… Four Nonfiction Books We Enjoyed in 2016
Fiction and nonfiction often seem to me to be very different things, even though both are created and consumed in the same way, through writing and reading. They accomplish totally separate tasks in my life: fiction is an encounter with the beauty and joy of language, whereas nonfiction is about the pleasure of learning stuff. Literary fiction is sometimes considered to be more morally worthy for the reader than nonfiction, the enjoyment of which brings to mind Thomas Gradgrind and his puritanical obsession with ‘sticking to the Facts’. The following four books are a testament to the fibrous value of nonfiction in a reading diet.
D.T Max, Every Love Story is a Ghost Story
The late David Foster Wallace is one of my literary fascinations; like many, I became acquainted with him through his essays and short stories. Once enamoured, I consumed his encyclopedic masterpiece Infinite Jest. This literary biography is one of the best of its kind. It doesn’t pander to the cult of personality that has grown around Wallace since his death in 2008, which too often glorifies parts of Wallace’s personality that made his life difficult and eventually unbearable. It also explores Wallace’s artistic influences, from the obvious- Pynchon, DeLillo, Wittgenstein- to the less so- Derrida, Stephen King, C.S Lewis. As well as telling the ‘ghost story’ of Wallace’s life, this is an excellent critical and biographical introduction to his opus for the newly-intrigued and already-enamoured alike.
Andrew Nikiforuk, The Energy of Slaves
It is often said, these days, that the age of political grand narratives is over. No one issue or creed explains all that is happening in our postmodern world; it is often felt we are living in the end times. I suspect that, as human beings, viewing ourselves as being already at the end of something is part of our grand cosmic arrogance. Really, things are just getting started, and many things, good and bad, are still possible. In The Energy of Slaves, Nikiforuk discusses the political, social and environmental ills of the 21st century in light of our relationship with energy, which has radically changed in the last few hundred years. Problems like inequality, climate change, overcrowding and even society-wide depression are all a result of our dependence on fossil fuels, the use of which wildly alters our existence. This book is like a scientifically informed philosophical treatise and could be said to offer an epic narrative to answer our malaise of meaning. If I could suggest any reading material to the new president-elect, who does not believe in climate change, it would be this.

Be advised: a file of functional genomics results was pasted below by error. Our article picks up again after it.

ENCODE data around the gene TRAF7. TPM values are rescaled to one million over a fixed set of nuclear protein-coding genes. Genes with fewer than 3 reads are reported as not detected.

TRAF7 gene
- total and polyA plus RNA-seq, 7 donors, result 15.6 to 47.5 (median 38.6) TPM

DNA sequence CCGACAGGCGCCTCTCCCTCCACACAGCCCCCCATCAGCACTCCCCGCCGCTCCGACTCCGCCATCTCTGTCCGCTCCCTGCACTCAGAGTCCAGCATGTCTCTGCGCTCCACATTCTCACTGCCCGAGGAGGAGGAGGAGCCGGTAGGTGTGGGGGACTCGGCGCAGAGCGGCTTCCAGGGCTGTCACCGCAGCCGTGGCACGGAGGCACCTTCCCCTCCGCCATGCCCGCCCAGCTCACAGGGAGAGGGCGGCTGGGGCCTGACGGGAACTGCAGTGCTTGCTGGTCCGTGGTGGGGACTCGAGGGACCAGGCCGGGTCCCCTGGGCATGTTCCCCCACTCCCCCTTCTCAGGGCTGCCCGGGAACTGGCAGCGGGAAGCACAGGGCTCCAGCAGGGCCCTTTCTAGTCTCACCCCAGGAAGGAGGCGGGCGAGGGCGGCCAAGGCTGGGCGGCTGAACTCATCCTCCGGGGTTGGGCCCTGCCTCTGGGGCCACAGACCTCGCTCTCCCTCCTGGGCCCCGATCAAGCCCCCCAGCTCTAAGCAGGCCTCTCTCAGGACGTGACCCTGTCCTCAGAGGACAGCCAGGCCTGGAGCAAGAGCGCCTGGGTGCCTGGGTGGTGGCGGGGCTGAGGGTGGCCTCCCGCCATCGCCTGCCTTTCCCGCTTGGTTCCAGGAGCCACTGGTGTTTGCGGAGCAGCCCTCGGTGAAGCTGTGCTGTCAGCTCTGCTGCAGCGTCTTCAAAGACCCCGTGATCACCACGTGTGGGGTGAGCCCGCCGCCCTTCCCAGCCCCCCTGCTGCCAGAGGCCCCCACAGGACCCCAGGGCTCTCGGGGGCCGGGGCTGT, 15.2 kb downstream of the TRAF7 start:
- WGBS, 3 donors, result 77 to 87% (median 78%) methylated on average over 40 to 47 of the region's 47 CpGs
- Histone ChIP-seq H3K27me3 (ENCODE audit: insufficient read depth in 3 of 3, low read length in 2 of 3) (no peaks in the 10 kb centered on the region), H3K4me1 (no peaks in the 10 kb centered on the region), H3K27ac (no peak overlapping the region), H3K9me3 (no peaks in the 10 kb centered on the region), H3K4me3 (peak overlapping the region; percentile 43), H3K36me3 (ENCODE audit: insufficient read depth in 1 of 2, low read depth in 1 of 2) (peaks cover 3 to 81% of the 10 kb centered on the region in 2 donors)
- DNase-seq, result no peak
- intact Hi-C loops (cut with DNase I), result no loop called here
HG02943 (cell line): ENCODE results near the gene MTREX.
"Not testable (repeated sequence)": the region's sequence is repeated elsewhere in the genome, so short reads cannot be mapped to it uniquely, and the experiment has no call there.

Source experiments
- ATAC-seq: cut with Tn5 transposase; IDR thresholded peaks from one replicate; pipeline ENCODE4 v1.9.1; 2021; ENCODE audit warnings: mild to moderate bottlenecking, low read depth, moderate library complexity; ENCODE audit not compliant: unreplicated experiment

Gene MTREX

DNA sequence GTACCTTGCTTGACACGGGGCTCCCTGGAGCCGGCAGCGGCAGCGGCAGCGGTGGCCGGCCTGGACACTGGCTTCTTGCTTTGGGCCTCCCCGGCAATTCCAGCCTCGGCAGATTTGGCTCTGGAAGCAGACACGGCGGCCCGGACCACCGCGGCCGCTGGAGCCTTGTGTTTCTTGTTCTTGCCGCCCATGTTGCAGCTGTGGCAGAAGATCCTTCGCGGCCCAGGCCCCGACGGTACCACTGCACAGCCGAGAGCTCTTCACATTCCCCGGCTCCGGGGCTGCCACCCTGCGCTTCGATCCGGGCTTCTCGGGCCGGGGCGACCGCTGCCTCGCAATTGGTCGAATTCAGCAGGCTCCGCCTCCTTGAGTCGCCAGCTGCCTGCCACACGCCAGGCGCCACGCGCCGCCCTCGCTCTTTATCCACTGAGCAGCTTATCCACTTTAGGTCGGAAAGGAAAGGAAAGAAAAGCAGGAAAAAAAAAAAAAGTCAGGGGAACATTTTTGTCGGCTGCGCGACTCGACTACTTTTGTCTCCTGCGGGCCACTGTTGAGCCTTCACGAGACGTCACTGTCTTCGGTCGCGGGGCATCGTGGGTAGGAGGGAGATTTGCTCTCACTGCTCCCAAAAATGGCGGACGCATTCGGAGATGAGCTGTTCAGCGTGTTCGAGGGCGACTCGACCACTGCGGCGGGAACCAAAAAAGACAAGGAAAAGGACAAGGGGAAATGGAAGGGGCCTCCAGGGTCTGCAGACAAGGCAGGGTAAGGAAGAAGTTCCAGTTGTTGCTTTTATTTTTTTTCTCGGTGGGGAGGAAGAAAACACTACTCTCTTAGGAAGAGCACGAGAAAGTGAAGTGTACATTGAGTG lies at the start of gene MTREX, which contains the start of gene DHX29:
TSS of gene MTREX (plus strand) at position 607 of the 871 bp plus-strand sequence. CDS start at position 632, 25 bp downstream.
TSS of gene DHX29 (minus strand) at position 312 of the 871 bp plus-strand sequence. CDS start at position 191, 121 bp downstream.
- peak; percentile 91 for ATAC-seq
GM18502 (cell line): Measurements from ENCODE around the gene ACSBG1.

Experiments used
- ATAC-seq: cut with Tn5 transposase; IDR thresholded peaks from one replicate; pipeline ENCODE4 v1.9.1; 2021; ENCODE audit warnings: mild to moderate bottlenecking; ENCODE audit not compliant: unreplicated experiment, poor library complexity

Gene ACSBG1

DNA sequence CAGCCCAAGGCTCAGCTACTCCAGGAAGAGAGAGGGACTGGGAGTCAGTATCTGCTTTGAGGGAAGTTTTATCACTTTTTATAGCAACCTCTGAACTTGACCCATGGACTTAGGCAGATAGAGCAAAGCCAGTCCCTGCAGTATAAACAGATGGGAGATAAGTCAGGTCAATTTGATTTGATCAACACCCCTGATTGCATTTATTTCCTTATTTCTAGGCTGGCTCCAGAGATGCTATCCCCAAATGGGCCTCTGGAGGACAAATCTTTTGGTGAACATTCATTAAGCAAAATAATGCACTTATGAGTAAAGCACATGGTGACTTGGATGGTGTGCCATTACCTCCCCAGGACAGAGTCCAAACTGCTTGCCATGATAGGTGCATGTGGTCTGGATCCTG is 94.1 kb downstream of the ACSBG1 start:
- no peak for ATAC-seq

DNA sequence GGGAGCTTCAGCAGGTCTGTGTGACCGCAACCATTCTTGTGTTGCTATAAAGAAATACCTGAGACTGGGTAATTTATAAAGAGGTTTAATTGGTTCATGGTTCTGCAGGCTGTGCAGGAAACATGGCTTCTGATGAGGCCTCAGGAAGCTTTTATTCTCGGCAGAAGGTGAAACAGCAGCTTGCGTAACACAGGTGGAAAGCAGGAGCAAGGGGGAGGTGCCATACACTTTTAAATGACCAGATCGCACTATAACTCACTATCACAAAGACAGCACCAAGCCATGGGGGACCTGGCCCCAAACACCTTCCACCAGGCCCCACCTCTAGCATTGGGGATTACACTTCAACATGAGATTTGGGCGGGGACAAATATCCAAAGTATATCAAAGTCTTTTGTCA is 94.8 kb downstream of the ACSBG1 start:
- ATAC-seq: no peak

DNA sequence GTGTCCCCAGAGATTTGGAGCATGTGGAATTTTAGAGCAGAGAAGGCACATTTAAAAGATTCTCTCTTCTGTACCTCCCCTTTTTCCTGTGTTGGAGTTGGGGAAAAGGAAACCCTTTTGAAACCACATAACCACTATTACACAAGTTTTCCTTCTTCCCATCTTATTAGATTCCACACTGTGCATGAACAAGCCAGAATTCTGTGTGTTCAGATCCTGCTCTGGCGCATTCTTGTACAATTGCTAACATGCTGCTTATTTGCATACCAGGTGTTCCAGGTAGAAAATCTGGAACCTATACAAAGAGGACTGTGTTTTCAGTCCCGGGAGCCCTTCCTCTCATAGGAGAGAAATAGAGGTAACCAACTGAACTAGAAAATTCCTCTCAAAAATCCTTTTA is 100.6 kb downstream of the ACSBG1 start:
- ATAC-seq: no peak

Jonathan Crary, 24/7
This book is short, but provocative. Crary argues that capitalism is eroding the place of sleep in modern life, which in his eyes provides a final bastion against the forces of the market, because people who are asleep cannot consume. In a particularly fascinating passage he discusses the implications of drone warfare for certain tribes, who had traditionally observed a ceasefire at night, but now find that the sanctity of rest and darkness is not respected in modern fighting. Using laptops and phones late into the night and early in the morning is another way in which sleep is threatened, as the forces of online shopping and social media invade the traditional space of respite. Perhaps the most beneficial thing about reading this book was that it strengthened my belief that doing nothing can indeed be a revolutionary act.
Rory Stewart, The Places In Between
I am painfully aware that the books I have selected for this list are archaically white and male, a fault which is entirely my own and no reflection of the quality of nonfiction being produced by non-white non-males (of course). Rory Stewart does offer proof of some diversity in my reading tastes, however- he is a front bench Conservative MP, and so part of a tribe that is very different from my own. This book tells of his time spent walking across Afghanistan in 2002. You might expect from his background that Stewart would write something self-aggrandising and ‘manly’, but his prose is simple and affecting, and his attitude one of humility. I reserve some skepticism about the whole genre of wealthy-British-man-goes-to-scary-foreign-country-and-miraculously-survives stories, but this book isn’t too bad for it, and what it does is make starkly clear the hopelessness, in a pragmatic sense, of heavy-handed political intervention in the Middle East. The massive and complex differences in culture between the villages that Stewart walks through make it obvious that attempting to superimpose democracy on Afghanistan was in a way a naive endeavour. I disagree with Stewart’s politics, but I think his commitment to understanding people first-hand, by travelling on foot and staying with them, is something that politicians of all varieties should emulate.
Words by Donald Marshall.